Bitcoin topped $40,000 for the first time since June, but it has since recoiled to trade around $37,000.
While Amazon accepting cryptos may have been the big announcement, there were other more significant price pushers.
Bitcoin has hit the $40,000 mark for the first time in July. The top crypto topped at $40,499, pushing on with momentum it picked over the weekend. It has since then retraced and is trading just below $37,000 at press time.
Since it dipped below $30,000 on Tuesday, Bitcoin has been gaining consistently over the past week. Towards the end of the week, the sell-off that had suppressed BTC’s price seems to have cooled down and by Sunday, it was trading above $34,000. Yesterday, it finally gathered enough momentum to shoot past $40,000.
Amazon was one of the big factors behind the price gain, analysts believe. The e-commerce giant announced that it would be bringing onboard a digital currency expert, sparking rumors that the company was bracing itself to accept Bitcoin payments. A source inside the company even confirmed as much to CityAM.
However, in a statement yesterday, the company denied the rumors, stating, “Notwithstanding our interest in the space, the speculation that has ensued around our specific plans for cryptocurrencies is not true.”
It wasn’t just Amazon that sparked Bitcoin rally
There were other factors as well behind the price pump, analysts note. Fawad Razaqzada, an analyst at ThinkMarkets, believes Bitcoin also reacted to a technical breakout which pushed more people to accumulate. In a note on Monday, the analyst explained:
Prices had been coiling for several weeks and when they finally broke above the bearish trend line a few days ago, we have been seeing a few back-to-back ‘green’ or in my case white candles.
Fawad was referencing the chart below and the candlestick analysis in which green candles indicate positive momentum and red candles point towards the opposite direction. According to him, green candles at the end of the day, which indicated the closing price was higher than the opening price, gave investors hope that the recovery had started.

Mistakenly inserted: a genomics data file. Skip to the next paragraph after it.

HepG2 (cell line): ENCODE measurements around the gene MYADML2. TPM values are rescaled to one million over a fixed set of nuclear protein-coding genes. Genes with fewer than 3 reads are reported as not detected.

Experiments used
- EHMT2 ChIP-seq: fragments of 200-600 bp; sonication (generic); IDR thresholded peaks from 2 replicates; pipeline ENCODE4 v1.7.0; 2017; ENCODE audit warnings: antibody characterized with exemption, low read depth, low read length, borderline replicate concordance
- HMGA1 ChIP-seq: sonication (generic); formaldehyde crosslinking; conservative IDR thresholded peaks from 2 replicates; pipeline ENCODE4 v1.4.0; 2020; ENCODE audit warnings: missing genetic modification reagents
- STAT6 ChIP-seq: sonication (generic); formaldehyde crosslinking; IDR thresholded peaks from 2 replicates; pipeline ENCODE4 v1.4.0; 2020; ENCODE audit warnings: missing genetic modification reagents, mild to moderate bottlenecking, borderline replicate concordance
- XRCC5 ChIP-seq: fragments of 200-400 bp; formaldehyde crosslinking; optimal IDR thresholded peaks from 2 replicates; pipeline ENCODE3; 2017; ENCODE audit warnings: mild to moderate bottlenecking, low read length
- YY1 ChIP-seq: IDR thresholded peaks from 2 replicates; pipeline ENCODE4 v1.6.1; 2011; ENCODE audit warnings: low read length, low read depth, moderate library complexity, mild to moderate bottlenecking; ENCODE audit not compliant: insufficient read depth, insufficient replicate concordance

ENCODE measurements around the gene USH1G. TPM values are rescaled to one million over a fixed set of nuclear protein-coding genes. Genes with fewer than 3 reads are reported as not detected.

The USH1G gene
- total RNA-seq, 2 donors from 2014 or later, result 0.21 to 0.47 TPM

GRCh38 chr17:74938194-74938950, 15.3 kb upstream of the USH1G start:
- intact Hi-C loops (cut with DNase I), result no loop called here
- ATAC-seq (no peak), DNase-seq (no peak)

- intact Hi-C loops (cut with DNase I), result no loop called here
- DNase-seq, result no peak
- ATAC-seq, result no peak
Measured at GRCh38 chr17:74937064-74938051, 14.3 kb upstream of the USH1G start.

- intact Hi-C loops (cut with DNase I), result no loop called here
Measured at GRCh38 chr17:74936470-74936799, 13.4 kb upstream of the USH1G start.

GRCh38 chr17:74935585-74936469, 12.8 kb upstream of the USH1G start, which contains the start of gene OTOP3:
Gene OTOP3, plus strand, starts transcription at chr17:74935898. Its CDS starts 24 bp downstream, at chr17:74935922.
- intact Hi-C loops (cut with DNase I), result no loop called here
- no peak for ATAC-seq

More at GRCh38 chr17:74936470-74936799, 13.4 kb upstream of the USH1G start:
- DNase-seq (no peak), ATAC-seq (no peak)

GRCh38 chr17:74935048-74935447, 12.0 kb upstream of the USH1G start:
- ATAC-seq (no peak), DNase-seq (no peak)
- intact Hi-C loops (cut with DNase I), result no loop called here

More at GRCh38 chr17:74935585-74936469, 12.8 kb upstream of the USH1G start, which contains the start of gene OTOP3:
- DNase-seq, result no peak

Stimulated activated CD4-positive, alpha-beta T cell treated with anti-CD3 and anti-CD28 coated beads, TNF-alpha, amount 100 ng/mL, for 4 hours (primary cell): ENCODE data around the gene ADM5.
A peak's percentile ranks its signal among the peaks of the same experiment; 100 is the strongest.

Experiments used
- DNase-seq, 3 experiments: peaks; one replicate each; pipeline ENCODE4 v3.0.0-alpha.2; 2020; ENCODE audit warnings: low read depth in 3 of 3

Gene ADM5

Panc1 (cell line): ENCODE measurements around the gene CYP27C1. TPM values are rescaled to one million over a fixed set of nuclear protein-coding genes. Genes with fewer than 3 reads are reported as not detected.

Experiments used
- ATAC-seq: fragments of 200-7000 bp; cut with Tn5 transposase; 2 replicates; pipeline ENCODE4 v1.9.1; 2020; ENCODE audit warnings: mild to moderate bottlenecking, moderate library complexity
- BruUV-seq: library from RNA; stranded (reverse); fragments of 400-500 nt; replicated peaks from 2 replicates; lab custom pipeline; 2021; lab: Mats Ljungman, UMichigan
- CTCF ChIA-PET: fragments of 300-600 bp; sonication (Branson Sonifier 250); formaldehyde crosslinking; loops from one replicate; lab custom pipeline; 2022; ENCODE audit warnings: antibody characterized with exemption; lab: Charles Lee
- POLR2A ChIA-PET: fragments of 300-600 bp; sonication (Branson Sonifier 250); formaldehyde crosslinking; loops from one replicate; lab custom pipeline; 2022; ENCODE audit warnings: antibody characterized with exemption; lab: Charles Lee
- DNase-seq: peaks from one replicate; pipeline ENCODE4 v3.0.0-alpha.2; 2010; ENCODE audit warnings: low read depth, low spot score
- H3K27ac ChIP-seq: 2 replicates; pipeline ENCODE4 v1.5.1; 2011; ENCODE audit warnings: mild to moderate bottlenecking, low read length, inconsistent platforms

“It is clear that some speculators relying on price action must have decided it was the right time to get back on board,” he added. However, he believes that we must make a clean break above the $40,000 mark (which is the shaded area on the chart) “to tilt the bias completely back to full-on bullish.”
Analysts at Fundstrat believe that the rally was because of squeeze play. In particular, they pointed to short-covering, a practice in which traders who bet that BTC would drop further liquidate their positions by having to buy more Bitcoin.
“According to data from Skew, nearly $800 million in BTC short positions were liquidated on Sunday evening,” they wrote. A look at Bybt.com’s data supports their analysis, showing $771 million in BTC positions were liquidated in the 12 hours ending at 12 a.m. Eastern on Monday. Of these liquidations, $721 million came from short covering.
Vijay Ayyar, the head of Asia Pacific at Luno exchange reiterated this view, stating:
Shorts were piling up as we were moving down, assuming we were looking at a minimum of $25,000, which was expected across the board. But then there was heavy accumulation in the $29,000 to $30,000 region which caught a lot of those shorts unaware and hence led to the spring upwards.
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